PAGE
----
In article <3rnl4u$a7 at news.ysu.edu>, an283 at yfn.ysu.edu (David M. Costello)
> I recently had an EMG [at my neurologists office] and was informed
> that my arm/leg tingling and incoordination is due to a slowness
> [if you will I'm a layman/patient here] in the pathways between
> my brain and peripheral areas. He called this a peripheral neuropathy
> Could someone give me some areas to explore/educate myself on this
> condition? I've been 'afflicated' with this for a year and am
> very frustrated by the slowness of the diagnosis [three MRIs were
> all negative for lesions]. Is this condition _reversible_ or
> does it get progressively worse. I am a very healthy,active
> 40 something and this is really new and scary to me.
> TIA [Hope this is the correct forum]
Neuropathies exist in *many* forms; thus it is almost impossible to guide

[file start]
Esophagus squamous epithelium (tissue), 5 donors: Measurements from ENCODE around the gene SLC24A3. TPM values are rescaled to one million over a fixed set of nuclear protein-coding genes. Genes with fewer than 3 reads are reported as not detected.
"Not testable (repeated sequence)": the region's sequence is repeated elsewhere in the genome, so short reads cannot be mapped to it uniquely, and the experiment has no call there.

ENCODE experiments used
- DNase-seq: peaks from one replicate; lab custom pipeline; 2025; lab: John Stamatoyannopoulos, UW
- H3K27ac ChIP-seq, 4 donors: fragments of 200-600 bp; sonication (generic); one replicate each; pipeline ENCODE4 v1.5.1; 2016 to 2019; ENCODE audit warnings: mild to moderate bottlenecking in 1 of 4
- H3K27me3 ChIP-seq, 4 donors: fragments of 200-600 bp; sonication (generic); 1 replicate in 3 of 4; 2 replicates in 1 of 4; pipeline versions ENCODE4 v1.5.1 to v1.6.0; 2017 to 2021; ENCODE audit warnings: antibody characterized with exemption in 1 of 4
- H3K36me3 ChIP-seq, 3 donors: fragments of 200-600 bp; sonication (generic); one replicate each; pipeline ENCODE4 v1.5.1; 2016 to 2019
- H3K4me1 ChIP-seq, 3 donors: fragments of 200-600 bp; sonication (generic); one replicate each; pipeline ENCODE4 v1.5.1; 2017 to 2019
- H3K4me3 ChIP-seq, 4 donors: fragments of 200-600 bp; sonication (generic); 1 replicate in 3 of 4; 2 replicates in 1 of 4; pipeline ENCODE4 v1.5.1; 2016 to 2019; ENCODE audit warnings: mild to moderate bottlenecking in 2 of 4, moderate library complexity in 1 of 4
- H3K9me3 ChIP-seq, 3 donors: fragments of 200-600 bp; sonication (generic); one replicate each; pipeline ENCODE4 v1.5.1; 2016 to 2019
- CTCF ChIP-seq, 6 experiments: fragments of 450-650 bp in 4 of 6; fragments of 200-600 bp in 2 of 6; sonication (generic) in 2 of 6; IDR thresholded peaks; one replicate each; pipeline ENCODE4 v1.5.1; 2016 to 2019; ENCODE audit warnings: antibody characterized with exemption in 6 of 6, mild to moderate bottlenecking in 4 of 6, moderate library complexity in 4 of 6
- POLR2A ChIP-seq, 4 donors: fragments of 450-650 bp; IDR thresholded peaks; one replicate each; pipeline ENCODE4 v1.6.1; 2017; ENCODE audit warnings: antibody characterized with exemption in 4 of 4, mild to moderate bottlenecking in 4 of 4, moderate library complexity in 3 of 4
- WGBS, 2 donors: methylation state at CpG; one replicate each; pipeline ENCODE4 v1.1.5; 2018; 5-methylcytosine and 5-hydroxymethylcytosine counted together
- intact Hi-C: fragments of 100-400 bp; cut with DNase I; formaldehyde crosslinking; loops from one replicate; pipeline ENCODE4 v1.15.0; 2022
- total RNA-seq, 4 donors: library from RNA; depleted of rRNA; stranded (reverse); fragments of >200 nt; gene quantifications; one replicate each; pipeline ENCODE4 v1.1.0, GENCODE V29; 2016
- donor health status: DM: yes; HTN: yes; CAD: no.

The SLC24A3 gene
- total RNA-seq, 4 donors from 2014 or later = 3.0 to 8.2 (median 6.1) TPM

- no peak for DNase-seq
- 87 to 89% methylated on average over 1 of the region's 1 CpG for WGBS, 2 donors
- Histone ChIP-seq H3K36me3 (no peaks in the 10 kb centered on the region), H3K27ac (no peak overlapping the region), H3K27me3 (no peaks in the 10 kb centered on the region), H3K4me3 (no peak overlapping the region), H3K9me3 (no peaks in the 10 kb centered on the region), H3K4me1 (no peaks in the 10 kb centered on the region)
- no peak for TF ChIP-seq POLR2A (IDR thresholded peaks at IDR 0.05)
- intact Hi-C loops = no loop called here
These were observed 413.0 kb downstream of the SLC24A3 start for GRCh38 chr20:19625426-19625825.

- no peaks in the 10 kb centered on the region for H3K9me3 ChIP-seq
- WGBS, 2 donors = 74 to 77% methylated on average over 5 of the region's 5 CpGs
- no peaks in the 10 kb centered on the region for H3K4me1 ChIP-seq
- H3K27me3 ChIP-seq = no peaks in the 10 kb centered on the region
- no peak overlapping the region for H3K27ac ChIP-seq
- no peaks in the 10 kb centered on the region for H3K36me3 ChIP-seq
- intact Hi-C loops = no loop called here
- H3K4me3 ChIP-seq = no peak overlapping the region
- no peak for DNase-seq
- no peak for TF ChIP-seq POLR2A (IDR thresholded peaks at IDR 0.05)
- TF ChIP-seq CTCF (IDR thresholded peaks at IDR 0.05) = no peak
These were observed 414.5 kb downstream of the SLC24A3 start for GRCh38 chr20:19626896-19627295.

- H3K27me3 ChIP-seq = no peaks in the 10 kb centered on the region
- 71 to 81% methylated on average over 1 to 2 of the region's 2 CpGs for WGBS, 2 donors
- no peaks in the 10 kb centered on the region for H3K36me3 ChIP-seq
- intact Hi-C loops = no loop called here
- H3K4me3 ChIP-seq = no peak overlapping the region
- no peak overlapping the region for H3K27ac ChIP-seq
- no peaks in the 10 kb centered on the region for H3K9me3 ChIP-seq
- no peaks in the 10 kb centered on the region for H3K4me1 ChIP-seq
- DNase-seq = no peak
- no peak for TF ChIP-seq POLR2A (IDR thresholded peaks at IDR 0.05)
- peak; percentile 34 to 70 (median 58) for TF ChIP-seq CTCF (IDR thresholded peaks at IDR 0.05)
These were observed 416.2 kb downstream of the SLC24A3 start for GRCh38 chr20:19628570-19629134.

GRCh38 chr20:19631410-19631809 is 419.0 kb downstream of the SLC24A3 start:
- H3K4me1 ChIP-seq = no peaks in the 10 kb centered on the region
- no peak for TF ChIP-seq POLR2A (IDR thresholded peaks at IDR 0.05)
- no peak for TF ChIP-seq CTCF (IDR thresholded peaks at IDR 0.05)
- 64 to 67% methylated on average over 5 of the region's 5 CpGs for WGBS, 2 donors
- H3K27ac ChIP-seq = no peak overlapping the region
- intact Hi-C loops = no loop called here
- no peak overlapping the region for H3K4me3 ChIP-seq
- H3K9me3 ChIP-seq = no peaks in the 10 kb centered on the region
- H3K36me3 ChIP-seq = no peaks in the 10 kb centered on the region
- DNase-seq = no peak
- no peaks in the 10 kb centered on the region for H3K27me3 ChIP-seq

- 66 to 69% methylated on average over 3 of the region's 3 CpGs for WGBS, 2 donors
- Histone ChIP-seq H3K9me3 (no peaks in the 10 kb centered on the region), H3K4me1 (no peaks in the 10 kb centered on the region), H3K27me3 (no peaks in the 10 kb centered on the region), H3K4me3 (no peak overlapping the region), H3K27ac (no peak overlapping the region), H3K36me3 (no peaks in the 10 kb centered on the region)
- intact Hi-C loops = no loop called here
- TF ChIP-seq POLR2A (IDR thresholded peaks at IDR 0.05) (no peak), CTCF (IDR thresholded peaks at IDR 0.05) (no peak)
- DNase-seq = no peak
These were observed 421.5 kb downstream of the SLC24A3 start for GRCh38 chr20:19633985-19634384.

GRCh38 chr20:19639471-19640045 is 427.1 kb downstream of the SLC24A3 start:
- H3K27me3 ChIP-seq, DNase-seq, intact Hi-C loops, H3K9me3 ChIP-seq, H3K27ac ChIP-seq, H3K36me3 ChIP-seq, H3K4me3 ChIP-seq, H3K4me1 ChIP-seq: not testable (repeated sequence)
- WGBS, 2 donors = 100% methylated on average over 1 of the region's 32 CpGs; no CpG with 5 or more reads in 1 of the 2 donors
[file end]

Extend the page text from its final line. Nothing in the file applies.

you to relevant litterature (which then also should be meaningful to read
for a non-expert). My suggestions for you to get further:
1. Ask your doctor about more specific information about your condition!
It's any doctor's obligation to explain his interpretations of his
findings, in a way and a language that is comprehendable to the patient.
On the other hand, it's necessary to have an understanding for that the
doctor is merely a 'medical detective' - sometimes findings are ambigous
and it takes time to solve a case!
2. If you need an explanation of the result of the EMG-investigation which
was performed; try to get a (complete and) detailed description of the
particular findings. A properly performed EMG-investigation is in it self
a highly specialized neurological examination, where the actual procedure
is determined by the findings in the ongoing examination. The details in
the description might give clues about to which area your doctors' work
and ideas have been directed.
As you understand from this, it's from the facts given impossible to say
anything about the future development of your signs and symptoms!